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Facebook ignores drug trafficking problems unless it absolutely has to step in

Apparently violent drug cartels aren’t worthy of removal from the platform.

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Image: KnowTechie

Yet again, Facebook has proven that it doesn’t really care about people with the revelation of how it handles – or fails to handle – the rampant drug trafficking that’s present on the platform.

As part of The Wall Street Journal’s scathing Facebook Files, some of the company’s internal documents show that it has failed to combat drug traffickers, even when they’re specifically identified by employees.

In the Journal’s report on the drug trafficking issues on Facebook, dozens of the company’s internal documents were analyzed and they showed the company’s lackluster response to these issues.

One specific document referred to a report filed by a Facebook employee expressing concerns over a Mexican drug cartel. That employee, a former police officer turned Facebook investigator, had identified many profiles associated with a specific drug cartel on both Facebook and Instagram.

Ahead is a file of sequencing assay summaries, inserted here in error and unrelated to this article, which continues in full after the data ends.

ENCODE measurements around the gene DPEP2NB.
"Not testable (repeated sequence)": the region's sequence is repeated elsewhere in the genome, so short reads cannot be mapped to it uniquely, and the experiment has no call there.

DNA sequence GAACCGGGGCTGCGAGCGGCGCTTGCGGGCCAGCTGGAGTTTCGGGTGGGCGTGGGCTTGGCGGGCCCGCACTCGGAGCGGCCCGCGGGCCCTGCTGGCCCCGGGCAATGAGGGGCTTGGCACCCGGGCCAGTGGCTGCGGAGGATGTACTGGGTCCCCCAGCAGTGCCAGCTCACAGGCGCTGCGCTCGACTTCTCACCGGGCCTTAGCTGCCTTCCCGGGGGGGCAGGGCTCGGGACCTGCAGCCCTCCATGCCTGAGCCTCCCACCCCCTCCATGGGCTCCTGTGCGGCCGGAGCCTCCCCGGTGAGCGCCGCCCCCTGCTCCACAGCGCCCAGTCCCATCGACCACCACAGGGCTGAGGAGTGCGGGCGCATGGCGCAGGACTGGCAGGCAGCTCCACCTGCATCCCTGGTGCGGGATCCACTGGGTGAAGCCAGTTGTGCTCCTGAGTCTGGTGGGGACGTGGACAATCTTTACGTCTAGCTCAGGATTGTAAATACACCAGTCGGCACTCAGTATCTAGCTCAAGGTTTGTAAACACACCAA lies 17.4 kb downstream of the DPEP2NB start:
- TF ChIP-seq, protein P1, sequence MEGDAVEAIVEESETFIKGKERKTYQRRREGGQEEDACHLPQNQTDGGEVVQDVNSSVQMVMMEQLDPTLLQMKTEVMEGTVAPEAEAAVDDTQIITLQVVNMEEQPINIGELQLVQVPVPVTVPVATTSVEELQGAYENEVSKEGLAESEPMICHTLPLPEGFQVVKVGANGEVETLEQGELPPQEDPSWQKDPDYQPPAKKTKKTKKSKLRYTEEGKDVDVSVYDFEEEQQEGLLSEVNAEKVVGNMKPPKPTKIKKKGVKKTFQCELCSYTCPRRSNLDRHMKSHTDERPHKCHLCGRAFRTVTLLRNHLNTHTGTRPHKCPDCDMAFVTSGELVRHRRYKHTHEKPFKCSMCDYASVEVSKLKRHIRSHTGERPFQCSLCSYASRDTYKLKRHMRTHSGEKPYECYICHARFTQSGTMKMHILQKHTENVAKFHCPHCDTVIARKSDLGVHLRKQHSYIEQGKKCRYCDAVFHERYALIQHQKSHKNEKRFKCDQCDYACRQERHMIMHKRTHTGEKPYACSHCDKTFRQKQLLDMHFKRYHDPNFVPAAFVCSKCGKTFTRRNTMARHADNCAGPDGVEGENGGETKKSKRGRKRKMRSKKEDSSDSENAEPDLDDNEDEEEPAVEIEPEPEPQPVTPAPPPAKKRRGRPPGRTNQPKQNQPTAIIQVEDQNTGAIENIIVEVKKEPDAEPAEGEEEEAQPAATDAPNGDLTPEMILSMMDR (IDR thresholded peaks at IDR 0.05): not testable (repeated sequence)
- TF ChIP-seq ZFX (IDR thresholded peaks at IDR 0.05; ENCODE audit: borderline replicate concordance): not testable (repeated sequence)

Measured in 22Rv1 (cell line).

The report noted that the employee and his team had found violent messages and posts threatening injury and even death. Instead of removing these profiles completely, Facebook instead opted to remove some of the violent content tied to the group.

Just nine days after the report was filed, a new profile connected with the cartel popped up and continued to spew its violent rhetoric.

Most of the issues in the Journal’s report indicate a lack of moderation in lesser developed areas where Facebook is becoming more prominent.

Groups like drug cartels, human trafficking, and militant groups are becoming prominent on the platform. Former Facebook VP Brian Boland said the company views these issues as, “simply the cost of doing business.”

That revelation, combined with Instagram’s head Adam Mosseri’s recent comments basically saying death is necessary for social media to succeed, just help show that Facebook and its peers only care about people as much as they can help their platforms thrive.

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